The Food Industry - Who Controls it, Controls What We Eat

The Food Industry - Who Controls it, Controls What We Eat

The food industry is one of the biggest industries world-wide, and those who control it, control what we eat. We definitely are not aware to everything that goes on behind the scenes because big business executives go to every extent to keep what certain highly “efficient”, highly unnatural, techniques they use under wraps. Why? The answer is unclear, but put the facts together to form your own unique perspective. In the late 1800s and the early 1900s, the food industry was a very frightening scene. The health codes, non-existent by the way, were enough to make a person vomit. Now, we have more regulations about safety of our food, but really, haven’t we created more problems than we started with, and allowed the big food companies to become extremely powerful?

Their genetic engineering is efficient in conforming to the “more, more, more” attitude of America by creating bigger breasted chicken in a shorter time. This technique takes less genetically engineered chicken to make the same amount of meat out of healthy sized chickens. Not only is this scary because we are eating unnatural and curious chicken that may not be healthy for us, but the chickens are no longer real chickens able to live and do what chickens do freely. Their bodies cause them pain from the excess weight, and their organs are usually extremely damaged by such rapid growth and very many die as a result, but that doesn’t mean the rest are healthy. As Michael Pollan says, “When chickens live like chickens, they’ll taste like chickens, too.”
At the release of The Jungle, the public was shocked. The vulgar scenery painted by Upton Sinclair in The Jungle apparently had started to effect people in a way that Sinclair didn’t mean to. Attempting to gain the readers’ sympathy toward the horrific working conditions for workers, instead readers were more horrified at what they were eating and their own health as a result. Just as well, this response lead to great changes toward working conditions and the way food must be made. Sinclair’s response about how the public responded to his book was, “I aimed at the public’s heart, and by accident I hit it in the stomach.” (Cohen) Sinclair had hoped his book would spark the improvement of working conditions for the people who he dedicated The Jungle to.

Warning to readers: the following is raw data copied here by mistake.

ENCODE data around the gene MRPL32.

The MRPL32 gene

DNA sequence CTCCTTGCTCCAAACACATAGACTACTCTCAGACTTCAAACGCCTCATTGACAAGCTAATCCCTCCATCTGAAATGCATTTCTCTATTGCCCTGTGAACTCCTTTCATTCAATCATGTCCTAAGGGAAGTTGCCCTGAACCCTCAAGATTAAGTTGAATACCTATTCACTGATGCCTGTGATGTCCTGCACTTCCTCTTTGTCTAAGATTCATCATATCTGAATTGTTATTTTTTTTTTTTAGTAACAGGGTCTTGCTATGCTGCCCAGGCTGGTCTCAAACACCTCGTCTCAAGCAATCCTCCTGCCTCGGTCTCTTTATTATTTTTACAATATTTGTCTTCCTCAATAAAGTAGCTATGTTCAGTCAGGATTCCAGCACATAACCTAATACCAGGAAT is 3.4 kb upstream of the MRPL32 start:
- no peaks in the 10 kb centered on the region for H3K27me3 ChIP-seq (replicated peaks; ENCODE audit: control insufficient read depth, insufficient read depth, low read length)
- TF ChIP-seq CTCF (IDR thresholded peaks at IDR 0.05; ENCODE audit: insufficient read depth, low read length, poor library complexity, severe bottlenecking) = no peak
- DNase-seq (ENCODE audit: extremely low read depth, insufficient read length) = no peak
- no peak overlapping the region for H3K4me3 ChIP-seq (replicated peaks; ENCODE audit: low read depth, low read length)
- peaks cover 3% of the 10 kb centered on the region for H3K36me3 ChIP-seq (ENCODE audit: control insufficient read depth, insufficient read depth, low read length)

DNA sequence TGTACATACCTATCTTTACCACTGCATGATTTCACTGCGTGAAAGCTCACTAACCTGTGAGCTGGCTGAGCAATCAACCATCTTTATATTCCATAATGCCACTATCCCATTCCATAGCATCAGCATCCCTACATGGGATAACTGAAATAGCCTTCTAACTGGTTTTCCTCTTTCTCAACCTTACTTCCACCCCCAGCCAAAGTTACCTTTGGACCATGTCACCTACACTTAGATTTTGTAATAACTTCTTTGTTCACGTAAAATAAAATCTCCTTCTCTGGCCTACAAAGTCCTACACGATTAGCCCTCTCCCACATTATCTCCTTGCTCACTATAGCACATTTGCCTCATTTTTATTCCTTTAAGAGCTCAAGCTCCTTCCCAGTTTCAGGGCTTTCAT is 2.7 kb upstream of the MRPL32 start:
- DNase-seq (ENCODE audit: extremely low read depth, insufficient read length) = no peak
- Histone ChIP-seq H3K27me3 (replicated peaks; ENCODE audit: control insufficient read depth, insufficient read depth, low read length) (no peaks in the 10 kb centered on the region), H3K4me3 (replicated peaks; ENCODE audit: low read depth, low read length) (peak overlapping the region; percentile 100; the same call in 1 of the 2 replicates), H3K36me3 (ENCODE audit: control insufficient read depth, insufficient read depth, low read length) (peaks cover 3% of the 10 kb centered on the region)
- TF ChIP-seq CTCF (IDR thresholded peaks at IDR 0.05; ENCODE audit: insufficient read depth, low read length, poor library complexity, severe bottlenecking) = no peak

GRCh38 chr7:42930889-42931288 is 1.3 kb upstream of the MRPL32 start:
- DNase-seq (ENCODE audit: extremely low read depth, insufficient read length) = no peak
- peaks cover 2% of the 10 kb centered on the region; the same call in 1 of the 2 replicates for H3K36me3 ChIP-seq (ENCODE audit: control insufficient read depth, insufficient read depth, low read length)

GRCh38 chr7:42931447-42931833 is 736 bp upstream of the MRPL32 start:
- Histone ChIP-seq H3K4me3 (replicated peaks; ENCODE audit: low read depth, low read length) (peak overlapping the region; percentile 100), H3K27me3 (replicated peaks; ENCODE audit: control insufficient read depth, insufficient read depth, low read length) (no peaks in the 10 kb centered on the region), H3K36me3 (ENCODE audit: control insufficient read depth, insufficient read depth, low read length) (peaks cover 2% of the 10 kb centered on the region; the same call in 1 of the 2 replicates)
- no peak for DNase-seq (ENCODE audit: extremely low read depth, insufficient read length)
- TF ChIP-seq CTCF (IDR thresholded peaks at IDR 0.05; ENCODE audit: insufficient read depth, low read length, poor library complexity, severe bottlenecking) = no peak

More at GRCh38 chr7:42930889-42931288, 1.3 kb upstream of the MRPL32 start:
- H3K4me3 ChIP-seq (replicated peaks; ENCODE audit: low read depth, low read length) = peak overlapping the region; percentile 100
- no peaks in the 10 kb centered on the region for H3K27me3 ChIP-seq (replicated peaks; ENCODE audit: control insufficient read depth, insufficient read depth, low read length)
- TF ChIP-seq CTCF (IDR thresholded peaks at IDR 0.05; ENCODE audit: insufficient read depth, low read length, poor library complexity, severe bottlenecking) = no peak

The Jungle shared some awful details with its’ readers. These details included those such as the contents of sausages, such as how “It was only when the whole ham was spoiled that it came to the department of Elzbieta. Cut up by the two-thousand-revolutions-a-minute flyers and mixed with a half ton of other meat, no odor that ever was in a ham could make any difference.” (Sinclaire 132) Sinclair also shared how some, for no “special” reason would be marked “special”. “Some of it they would make into ‘smoked’ sausage, but as the smoking took time, and therefore was expensive. They would call upon their chemistry department and preserve it with borax and colour it with gelatin to make it brown. All of their sausage came out of the same bowl, but when they came to wrap it they would stamp some f it ‘special’ and for this, they would charge two cents more a pound.” The meat was spoiled half the time and contaminated with poison. “These rats were nuisances, and the packers would put poisoned br”

Because of the awful insight to the world of food industry and meat-packing, President Theodore Roosevelt was plagued by letters from the worried public. As a result of the hysteria and great public upset at the situations of the meat-packing industry displayed in The Jungle, the Food and Drug Act was instated. The FDA has the responsibility of, “protecting the public health by assuring the safety, efficacy, and security of human and veterinary drugs …our nation’s food supply …and by regulating the manufacture, marketing, and distribution of tobacco products.” (http://www.fda.gov/AboutFDA/CentersOffices/)

http://classiclit.about.com/cs/articles/a/aa_outofkilter_3.htm

http://www.nytimes.com/2007/01/02/opinion/02tue4.html
don’t want the public to be scared of their products when their products have to be labeled as using cloned animals, and genetic engineering.

http://www.ncbi.nlm.nih.gov/pubmed/10632963

http://www.fda.gov/Food/GuidanceComplianceRegulatoryInformation/Guidance... (FDA, maybeeee)

Works Cited
FDA.gov.
Food Inc. 2008.
Sinclaire, Upton. The Jungle. n.d.
USDA.gov.